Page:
Kevin Volans's White Man Sleeps was performed as originally scored for two harpsichords, viola da gamba and percussion. Volans dresses African inflections in 18th-century musical costume - a bizarre idea, but hearing and seeing the results performed with po- faced accuracy was weirder, like looking at a tribal dance mask in a glass case. Giacinto Scelsi's Yliam for 10 female voices sounded in some ways like a vocal ensemble product of the Sixties avant-garde without the self-consciousness. Briefly, another world was evoked - a dark, troubled but alluring place. The women of the New London Chamber Choir sang it very persuasively for conductor James Wood; and they showed their fine form again in Xenakis's Nuits, joined by the men this time.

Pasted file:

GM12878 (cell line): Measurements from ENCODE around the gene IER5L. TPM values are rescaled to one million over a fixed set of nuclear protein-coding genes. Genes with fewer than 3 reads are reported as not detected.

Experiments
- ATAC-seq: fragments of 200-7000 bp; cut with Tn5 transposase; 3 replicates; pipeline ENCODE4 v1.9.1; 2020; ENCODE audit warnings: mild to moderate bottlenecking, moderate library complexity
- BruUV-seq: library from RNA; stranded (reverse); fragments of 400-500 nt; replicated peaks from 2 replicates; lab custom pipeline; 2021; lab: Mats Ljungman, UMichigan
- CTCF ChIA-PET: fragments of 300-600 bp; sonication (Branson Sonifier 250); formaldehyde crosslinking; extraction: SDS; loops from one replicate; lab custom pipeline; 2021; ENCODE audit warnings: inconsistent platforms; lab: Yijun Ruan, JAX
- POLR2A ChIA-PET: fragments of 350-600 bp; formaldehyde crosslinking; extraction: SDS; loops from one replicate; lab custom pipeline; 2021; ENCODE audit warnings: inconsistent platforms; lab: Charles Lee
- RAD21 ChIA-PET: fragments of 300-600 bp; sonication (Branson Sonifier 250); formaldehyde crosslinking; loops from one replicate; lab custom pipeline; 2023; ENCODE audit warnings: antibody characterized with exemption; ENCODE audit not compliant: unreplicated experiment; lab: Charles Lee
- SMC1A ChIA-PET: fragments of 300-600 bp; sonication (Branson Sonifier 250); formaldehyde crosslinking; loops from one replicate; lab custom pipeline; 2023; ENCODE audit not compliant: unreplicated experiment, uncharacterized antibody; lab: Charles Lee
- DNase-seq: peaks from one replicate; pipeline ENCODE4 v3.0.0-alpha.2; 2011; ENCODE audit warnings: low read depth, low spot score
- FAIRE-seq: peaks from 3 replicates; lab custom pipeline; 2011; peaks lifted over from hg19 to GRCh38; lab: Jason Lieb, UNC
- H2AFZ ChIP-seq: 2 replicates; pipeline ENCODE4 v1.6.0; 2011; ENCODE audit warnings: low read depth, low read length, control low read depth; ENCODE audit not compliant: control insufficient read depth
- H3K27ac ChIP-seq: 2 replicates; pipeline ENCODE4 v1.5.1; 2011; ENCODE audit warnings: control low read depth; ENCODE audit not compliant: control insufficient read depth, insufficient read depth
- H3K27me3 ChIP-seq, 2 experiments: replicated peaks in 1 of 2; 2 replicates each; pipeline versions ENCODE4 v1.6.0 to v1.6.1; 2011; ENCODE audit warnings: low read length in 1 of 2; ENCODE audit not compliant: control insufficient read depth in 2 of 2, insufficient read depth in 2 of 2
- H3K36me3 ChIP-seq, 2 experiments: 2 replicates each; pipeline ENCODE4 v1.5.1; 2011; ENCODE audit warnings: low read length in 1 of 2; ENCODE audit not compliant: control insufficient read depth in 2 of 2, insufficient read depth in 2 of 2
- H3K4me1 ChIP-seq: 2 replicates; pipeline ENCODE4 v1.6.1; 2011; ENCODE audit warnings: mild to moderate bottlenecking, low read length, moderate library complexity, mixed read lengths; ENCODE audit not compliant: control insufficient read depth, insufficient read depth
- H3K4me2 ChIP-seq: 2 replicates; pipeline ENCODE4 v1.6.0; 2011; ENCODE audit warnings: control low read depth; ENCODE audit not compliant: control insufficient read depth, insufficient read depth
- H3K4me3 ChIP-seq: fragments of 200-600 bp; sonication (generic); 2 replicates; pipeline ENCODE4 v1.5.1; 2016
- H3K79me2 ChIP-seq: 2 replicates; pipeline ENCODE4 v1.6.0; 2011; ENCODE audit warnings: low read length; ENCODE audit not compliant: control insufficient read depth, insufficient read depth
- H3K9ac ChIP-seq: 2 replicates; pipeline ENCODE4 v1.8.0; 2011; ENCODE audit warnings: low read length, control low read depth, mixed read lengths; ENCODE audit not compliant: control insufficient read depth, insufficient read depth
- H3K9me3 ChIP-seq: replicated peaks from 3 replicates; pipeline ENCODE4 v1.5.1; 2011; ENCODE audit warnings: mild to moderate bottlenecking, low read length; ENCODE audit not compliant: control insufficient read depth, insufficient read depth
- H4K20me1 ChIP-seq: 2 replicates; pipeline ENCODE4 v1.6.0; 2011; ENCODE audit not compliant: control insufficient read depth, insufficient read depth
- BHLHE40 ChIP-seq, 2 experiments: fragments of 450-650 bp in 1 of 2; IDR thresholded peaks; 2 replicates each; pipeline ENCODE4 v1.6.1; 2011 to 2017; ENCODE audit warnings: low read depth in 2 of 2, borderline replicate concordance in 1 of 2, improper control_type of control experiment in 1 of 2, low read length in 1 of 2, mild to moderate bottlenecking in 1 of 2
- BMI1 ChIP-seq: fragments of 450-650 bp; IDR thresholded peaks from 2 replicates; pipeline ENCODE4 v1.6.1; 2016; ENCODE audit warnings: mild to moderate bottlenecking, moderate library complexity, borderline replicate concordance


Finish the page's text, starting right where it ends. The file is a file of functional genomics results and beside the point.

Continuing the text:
That there was a similar wild diffuseness in Jonathan Harvey's Valley of Aosta shouldn't have come as a surprise. Here was a composer praising Turner's famous painting for its absence of 'objects' and its 'explosion of energy and diffracted light'. But Turner's Valley of Aosta still strikes one with the force of a single, powerful idea; Harvey's flings ideas in all kinds of directions. Some are striking, some aren't. It was James Wood who, in his own Phainomena, showed that freeing music from familiar structures can allow the listener to experience different, possibly deeper layers of meaning. You didn't have to read a word of his note to be carried along by the tide of invention. Not all the visible musical activity was audible, but the sound was captivating right through to its beautifully judged ending.